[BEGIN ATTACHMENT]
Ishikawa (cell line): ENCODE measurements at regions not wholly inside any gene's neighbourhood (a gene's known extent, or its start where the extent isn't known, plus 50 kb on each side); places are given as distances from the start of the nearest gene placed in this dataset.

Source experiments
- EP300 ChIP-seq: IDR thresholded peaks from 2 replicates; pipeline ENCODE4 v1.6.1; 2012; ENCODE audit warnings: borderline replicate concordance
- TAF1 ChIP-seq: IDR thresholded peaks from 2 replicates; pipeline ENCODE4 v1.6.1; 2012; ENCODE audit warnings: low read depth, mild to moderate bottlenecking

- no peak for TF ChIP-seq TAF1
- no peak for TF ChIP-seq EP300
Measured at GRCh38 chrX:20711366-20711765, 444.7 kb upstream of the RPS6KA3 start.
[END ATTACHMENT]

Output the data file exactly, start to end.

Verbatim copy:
Ishikawa (cell line): ENCODE measurements at regions not wholly inside any gene's neighbourhood (a gene's known extent, or its start where the extent isn't known, plus 50 kb on each side); places are given as distances from the start of the nearest gene placed in this dataset.

Source experiments
- EP300 ChIP-seq: IDR thresholded peaks from 2 replicates; pipeline ENCODE4 v1.6.1; 2012; ENCODE audit warnings: borderline replicate concordance
- TAF1 ChIP-seq: IDR thresholded peaks from 2 replicates; pipeline ENCODE4 v1.6.1; 2012; ENCODE audit warnings: low read depth, mild to moderate bottlenecking

- no peak for TF ChIP-seq TAF1
- no peak for TF ChIP-seq EP300
Measured at GRCh38 chrX:20711366-20711765, 444.7 kb upstream of the RPS6KA3 start.